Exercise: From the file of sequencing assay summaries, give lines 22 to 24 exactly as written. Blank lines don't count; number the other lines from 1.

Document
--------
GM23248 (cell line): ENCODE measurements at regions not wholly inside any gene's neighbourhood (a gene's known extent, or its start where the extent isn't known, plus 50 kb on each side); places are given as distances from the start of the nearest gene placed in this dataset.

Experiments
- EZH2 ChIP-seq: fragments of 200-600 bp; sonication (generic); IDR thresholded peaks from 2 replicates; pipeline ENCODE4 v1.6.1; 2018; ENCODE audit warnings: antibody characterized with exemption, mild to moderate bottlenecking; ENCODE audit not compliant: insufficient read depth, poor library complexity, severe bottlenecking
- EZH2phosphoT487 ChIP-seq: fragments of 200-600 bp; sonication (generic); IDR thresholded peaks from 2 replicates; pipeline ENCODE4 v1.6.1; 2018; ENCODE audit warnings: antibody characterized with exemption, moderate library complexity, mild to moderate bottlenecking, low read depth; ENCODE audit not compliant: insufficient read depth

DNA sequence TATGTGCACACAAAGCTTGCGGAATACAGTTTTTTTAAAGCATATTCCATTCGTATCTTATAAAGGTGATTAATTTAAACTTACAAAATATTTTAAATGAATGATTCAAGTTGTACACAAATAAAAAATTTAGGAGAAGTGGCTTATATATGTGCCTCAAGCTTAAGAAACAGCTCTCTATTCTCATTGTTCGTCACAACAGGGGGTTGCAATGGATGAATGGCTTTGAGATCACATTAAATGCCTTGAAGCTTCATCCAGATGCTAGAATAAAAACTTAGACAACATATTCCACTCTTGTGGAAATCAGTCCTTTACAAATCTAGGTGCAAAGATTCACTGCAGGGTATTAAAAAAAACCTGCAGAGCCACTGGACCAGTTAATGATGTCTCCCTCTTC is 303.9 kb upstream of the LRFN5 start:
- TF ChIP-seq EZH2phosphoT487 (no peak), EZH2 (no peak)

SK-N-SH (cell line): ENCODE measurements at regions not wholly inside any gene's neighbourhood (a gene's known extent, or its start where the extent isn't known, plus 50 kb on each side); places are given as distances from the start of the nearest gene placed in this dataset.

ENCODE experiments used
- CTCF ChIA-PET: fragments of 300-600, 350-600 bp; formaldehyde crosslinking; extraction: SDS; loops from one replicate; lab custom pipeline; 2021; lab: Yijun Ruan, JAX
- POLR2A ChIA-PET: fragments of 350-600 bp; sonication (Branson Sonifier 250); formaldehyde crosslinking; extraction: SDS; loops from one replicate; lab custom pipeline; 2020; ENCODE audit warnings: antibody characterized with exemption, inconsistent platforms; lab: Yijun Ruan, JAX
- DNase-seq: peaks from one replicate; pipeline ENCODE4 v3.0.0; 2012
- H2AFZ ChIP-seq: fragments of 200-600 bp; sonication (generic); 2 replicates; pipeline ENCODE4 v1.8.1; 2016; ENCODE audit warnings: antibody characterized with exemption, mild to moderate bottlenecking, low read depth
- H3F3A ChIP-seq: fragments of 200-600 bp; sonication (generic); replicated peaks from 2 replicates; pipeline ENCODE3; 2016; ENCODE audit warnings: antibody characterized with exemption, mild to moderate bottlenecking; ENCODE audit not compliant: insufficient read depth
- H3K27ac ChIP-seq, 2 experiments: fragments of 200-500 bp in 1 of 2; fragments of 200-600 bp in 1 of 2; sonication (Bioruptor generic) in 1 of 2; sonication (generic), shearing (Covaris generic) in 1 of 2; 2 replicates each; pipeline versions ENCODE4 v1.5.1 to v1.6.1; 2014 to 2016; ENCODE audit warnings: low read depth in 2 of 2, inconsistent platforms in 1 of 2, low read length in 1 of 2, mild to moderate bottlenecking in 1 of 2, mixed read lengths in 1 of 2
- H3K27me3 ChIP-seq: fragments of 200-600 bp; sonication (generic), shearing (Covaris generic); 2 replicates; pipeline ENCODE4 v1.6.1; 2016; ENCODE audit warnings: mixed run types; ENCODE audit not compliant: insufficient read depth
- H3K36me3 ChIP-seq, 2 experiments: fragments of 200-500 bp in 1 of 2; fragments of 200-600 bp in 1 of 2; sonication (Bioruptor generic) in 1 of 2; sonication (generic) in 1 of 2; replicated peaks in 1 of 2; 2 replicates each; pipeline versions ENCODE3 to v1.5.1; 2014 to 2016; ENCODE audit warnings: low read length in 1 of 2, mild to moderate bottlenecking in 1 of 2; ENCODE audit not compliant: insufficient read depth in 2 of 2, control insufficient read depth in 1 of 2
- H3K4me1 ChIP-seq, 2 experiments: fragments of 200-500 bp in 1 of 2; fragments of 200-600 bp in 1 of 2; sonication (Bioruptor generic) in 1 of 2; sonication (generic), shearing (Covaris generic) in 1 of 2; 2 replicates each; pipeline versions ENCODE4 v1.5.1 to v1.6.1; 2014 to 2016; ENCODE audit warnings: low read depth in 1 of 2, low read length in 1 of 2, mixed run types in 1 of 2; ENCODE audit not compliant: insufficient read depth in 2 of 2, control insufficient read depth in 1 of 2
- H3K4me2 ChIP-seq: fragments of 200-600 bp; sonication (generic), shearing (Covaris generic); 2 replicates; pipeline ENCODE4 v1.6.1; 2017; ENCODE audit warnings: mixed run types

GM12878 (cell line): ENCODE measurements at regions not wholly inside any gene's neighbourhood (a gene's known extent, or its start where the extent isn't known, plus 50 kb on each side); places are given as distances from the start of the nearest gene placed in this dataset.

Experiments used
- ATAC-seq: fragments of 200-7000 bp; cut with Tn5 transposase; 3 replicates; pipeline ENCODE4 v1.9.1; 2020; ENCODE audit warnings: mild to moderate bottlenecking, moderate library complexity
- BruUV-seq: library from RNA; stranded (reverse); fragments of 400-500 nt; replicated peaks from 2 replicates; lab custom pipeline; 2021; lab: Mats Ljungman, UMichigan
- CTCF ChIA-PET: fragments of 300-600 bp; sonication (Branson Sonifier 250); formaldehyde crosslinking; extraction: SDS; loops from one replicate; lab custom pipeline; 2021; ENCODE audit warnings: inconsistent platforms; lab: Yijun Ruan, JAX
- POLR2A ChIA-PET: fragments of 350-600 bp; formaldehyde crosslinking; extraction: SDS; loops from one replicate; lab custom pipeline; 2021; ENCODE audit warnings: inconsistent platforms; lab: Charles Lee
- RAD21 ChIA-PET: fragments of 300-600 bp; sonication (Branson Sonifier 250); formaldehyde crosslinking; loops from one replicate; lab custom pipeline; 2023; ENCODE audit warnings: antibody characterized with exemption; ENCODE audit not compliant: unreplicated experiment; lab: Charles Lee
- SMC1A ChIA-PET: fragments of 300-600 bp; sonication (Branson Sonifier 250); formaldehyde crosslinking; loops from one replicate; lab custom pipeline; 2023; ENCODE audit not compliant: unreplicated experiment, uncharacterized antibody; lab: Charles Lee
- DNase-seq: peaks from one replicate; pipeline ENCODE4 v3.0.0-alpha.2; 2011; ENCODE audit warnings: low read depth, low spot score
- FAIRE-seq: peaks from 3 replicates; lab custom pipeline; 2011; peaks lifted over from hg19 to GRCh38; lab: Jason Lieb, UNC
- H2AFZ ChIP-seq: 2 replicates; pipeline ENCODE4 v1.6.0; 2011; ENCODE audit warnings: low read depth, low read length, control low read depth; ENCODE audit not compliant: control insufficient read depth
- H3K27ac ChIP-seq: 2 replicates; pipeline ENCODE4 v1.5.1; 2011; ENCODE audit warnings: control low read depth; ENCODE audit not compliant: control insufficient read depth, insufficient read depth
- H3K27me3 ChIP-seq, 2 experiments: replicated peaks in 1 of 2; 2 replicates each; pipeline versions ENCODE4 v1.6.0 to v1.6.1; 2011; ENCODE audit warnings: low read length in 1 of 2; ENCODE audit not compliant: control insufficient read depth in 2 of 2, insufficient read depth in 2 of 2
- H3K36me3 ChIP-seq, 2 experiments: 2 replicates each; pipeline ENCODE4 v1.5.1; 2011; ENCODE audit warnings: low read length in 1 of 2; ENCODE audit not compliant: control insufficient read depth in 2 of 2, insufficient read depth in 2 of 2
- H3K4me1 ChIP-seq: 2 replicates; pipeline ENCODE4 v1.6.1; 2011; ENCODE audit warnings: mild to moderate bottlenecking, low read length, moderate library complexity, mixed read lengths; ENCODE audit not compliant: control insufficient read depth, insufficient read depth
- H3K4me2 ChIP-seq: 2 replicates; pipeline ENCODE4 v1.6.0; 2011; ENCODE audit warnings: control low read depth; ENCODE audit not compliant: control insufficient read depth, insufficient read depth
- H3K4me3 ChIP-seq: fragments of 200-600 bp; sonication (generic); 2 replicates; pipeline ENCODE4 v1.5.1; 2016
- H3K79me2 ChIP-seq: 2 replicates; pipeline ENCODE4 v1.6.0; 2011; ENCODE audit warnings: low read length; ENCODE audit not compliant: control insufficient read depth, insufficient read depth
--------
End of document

- BruUV-seq: library from RNA; stranded (reverse); fragments of 400-500 nt; replicated peaks from 2 replicates; lab custom pipeline; 2021; lab: Mats Ljungman, UMichigan
- CTCF ChIA-PET: fragments of 300-600 bp; sonication (Branson Sonifier 250); formaldehyde crosslinking; extraction: SDS; loops from one replicate; lab custom pipeline; 2021; ENCODE audit warnings: inconsistent platforms; lab: Yijun Ruan, JAX
- POLR2A ChIA-PET: fragments of 350-600 bp; formaldehyde crosslinking; extraction: SDS; loops from one replicate; lab custom pipeline; 2021; ENCODE audit warnings: inconsistent platforms; lab: Charles Lee